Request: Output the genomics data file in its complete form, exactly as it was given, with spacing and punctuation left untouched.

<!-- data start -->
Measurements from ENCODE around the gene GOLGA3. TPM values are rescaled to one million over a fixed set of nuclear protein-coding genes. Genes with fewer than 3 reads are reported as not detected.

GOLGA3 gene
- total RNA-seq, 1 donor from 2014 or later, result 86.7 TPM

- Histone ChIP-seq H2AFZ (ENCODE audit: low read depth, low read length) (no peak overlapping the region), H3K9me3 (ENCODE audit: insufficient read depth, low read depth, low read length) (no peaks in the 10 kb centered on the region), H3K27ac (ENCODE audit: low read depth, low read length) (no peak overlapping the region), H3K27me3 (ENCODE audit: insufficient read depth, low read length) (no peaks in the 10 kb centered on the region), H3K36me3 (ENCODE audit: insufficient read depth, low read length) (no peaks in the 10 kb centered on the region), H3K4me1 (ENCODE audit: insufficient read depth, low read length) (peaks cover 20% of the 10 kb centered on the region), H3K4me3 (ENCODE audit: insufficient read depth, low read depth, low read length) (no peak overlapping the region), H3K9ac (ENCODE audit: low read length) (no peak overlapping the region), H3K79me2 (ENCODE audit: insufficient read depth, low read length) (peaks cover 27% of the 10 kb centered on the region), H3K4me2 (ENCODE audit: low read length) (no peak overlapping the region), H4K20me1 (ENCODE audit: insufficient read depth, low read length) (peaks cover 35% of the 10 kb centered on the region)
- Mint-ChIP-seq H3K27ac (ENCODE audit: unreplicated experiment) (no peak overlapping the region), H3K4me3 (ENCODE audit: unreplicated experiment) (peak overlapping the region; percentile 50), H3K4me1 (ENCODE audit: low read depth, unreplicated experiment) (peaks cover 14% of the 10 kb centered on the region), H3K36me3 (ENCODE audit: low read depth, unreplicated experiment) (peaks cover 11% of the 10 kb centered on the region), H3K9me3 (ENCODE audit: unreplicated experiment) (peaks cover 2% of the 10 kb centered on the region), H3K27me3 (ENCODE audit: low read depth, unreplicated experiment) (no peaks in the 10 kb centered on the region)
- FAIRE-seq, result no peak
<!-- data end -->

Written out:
Measurements from ENCODE around the gene GOLGA3. TPM values are rescaled to one million over a fixed set of nuclear protein-coding genes. Genes with fewer than 3 reads are reported as not detected.

GOLGA3 gene
- total RNA-seq, 1 donor from 2014 or later, result 86.7 TPM

- Histone ChIP-seq H2AFZ (ENCODE audit: low read depth, low read length) (no peak overlapping the region), H3K9me3 (ENCODE audit: insufficient read depth, low read depth, low read length) (no peaks in the 10 kb centered on the region), H3K27ac (ENCODE audit: low read depth, low read length) (no peak overlapping the region), H3K27me3 (ENCODE audit: insufficient read depth, low read length) (no peaks in the 10 kb centered on the region), H3K36me3 (ENCODE audit: insufficient read depth, low read length) (no peaks in the 10 kb centered on the region), H3K4me1 (ENCODE audit: insufficient read depth, low read length) (peaks cover 20% of the 10 kb centered on the region), H3K4me3 (ENCODE audit: insufficient read depth, low read depth, low read length) (no peak overlapping the region), H3K9ac (ENCODE audit: low read length) (no peak overlapping the region), H3K79me2 (ENCODE audit: insufficient read depth, low read length) (peaks cover 27% of the 10 kb centered on the region), H3K4me2 (ENCODE audit: low read length) (no peak overlapping the region), H4K20me1 (ENCODE audit: insufficient read depth, low read length) (peaks cover 35% of the 10 kb centered on the region)
- Mint-ChIP-seq H3K27ac (ENCODE audit: unreplicated experiment) (no peak overlapping the region), H3K4me3 (ENCODE audit: unreplicated experiment) (peak overlapping the region; percentile 50), H3K4me1 (ENCODE audit: low read depth, unreplicated experiment) (peaks cover 14% of the 10 kb centered on the region), H3K36me3 (ENCODE audit: low read depth, unreplicated experiment) (peaks cover 11% of the 10 kb centered on the region), H3K9me3 (ENCODE audit: unreplicated experiment) (peaks cover 2% of the 10 kb centered on the region), H3K27me3 (ENCODE audit: low read depth, unreplicated experiment) (no peaks in the 10 kb centered on the region)
- FAIRE-seq, result no peak